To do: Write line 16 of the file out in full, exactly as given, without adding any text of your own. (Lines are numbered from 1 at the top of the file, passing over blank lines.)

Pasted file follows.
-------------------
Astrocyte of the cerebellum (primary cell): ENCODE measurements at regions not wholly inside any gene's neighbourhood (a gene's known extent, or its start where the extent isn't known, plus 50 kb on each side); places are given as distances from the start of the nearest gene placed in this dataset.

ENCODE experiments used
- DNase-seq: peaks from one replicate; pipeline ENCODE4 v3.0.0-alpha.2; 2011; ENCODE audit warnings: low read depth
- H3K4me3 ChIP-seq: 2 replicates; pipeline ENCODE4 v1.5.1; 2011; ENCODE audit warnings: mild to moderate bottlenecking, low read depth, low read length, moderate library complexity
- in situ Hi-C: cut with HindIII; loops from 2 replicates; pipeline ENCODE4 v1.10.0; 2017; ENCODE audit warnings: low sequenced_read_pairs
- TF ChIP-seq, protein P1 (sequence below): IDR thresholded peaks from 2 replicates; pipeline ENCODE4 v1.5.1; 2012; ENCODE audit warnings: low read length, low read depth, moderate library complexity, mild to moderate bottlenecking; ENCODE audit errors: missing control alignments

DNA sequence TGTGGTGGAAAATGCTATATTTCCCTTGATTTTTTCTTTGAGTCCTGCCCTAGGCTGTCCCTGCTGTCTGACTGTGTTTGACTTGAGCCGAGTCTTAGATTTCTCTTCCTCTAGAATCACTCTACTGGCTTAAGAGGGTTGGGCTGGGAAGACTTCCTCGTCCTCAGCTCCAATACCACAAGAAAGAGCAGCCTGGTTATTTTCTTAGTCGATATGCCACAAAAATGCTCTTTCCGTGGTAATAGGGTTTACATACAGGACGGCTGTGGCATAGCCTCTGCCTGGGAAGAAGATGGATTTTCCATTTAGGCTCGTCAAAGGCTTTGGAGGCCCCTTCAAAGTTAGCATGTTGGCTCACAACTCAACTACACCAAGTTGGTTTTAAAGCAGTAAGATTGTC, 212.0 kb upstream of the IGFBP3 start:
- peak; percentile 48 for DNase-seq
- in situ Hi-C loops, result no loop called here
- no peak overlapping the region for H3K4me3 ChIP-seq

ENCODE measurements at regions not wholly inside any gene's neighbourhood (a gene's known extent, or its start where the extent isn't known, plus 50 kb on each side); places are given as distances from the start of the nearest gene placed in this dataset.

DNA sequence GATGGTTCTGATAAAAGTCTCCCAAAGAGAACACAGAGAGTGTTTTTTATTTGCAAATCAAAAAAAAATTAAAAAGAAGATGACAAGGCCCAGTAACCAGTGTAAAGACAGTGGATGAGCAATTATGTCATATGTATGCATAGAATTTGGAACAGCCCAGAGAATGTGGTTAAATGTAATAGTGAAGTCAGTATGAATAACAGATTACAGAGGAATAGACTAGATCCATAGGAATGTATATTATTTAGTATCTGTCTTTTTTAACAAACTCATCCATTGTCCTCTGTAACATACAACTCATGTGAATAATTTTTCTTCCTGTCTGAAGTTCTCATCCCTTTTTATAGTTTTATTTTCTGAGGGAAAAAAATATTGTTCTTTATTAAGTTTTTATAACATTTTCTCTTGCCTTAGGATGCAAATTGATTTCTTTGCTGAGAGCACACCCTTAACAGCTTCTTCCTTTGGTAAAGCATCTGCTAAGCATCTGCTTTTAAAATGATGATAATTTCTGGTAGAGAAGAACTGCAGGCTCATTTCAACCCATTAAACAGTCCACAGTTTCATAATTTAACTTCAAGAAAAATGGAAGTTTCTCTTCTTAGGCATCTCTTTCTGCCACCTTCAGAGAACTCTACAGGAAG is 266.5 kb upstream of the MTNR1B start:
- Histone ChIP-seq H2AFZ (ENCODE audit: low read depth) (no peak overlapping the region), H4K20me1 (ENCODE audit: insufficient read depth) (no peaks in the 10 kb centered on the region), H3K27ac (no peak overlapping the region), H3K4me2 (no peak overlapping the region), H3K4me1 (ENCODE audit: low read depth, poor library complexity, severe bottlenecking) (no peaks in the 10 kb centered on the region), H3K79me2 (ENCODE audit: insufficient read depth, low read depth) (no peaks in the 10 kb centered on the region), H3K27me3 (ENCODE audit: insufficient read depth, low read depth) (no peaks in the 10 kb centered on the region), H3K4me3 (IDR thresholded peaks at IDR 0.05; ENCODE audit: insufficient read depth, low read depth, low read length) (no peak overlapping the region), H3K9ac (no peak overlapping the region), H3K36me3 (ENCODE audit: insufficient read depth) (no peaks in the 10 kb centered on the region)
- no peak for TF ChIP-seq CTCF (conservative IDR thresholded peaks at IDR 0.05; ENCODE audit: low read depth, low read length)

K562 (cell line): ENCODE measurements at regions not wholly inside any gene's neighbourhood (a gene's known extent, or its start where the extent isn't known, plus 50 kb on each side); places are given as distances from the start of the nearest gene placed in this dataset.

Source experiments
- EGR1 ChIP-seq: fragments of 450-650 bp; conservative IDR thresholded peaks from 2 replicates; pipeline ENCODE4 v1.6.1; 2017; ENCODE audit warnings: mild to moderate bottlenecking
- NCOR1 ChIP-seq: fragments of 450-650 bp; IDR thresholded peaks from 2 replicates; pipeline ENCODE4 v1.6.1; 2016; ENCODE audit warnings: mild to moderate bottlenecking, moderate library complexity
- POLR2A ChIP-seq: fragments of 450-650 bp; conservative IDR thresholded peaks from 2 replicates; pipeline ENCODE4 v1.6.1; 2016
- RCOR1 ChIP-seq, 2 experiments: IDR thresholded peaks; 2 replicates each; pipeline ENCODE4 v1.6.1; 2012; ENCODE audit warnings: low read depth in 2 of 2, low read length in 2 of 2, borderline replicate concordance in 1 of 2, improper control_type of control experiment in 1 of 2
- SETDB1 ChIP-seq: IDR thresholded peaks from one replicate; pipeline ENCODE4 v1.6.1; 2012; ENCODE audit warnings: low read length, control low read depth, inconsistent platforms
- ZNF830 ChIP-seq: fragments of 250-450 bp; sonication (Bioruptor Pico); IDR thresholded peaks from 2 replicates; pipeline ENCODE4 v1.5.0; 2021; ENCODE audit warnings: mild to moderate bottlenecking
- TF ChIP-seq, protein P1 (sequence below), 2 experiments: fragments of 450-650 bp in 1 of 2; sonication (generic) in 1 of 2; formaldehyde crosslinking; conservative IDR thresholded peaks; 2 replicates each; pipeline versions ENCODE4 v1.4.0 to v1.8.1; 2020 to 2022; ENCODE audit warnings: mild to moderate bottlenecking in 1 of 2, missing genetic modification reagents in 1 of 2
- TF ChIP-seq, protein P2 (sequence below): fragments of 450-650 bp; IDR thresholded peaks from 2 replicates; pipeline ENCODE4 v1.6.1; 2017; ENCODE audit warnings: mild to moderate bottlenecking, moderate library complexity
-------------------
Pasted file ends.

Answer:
Source experiments